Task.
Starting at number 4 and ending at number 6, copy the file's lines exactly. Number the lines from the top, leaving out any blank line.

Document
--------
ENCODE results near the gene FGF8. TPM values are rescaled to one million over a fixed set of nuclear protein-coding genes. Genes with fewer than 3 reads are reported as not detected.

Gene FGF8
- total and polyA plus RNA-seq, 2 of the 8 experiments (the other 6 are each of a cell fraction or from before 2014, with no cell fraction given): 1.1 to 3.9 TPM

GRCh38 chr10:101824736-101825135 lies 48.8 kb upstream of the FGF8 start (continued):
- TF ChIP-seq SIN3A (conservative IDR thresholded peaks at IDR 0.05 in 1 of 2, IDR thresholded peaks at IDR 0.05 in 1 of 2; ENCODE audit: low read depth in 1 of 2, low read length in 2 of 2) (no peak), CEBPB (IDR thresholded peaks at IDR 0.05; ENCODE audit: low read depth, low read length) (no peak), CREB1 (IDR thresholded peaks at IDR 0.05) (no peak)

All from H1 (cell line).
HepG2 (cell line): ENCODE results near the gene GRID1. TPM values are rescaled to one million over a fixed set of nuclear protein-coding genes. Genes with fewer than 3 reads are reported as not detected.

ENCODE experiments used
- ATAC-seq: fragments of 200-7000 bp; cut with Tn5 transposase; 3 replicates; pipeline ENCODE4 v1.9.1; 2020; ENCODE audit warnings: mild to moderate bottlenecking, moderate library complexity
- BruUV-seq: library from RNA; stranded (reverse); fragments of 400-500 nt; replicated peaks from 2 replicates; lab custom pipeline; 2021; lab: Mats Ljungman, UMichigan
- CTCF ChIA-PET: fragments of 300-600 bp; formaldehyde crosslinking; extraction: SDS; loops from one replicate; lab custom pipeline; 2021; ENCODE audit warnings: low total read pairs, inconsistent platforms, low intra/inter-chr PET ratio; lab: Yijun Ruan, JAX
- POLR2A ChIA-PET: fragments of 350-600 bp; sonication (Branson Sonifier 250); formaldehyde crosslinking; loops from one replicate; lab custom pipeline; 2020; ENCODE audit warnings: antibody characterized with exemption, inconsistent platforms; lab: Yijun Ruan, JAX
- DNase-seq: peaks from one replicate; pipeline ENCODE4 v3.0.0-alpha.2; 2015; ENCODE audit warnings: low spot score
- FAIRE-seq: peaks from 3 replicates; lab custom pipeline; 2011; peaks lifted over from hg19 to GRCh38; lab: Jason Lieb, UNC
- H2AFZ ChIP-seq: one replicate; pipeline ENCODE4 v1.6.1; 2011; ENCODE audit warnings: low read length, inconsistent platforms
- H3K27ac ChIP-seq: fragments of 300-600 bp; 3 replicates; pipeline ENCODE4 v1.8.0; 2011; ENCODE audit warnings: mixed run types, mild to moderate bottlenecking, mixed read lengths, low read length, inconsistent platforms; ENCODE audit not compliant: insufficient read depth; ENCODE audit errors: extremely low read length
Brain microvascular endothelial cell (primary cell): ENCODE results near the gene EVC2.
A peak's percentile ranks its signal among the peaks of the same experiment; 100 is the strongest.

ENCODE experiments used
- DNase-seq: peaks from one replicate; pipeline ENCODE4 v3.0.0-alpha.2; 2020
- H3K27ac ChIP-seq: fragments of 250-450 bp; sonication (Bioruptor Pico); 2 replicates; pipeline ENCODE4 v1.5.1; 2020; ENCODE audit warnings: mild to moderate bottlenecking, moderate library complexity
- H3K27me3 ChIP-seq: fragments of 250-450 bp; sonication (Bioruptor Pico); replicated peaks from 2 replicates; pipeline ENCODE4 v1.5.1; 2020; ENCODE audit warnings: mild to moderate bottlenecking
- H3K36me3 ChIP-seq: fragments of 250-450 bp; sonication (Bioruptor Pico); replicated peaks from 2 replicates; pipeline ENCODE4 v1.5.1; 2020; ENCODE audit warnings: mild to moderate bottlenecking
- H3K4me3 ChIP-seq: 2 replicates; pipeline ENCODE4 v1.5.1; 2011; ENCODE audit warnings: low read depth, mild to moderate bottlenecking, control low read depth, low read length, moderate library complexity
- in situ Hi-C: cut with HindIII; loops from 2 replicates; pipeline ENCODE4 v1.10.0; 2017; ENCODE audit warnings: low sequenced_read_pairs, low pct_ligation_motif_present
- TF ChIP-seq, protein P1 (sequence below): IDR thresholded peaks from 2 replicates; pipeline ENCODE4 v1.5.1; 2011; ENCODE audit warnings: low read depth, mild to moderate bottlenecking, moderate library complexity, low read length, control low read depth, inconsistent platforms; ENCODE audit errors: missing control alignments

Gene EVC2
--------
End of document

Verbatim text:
GRCh38 chr10:101824736-101825135 lies 48.8 kb upstream of the FGF8 start (continued):
- TF ChIP-seq SIN3A (conservative IDR thresholded peaks at IDR 0.05 in 1 of 2, IDR thresholded peaks at IDR 0.05 in 1 of 2; ENCODE audit: low read depth in 1 of 2, low read length in 2 of 2) (no peak), CEBPB (IDR thresholded peaks at IDR 0.05; ENCODE audit: low read depth, low read length) (no peak), CREB1 (IDR thresholded peaks at IDR 0.05) (no peak)

All from H1 (cell line).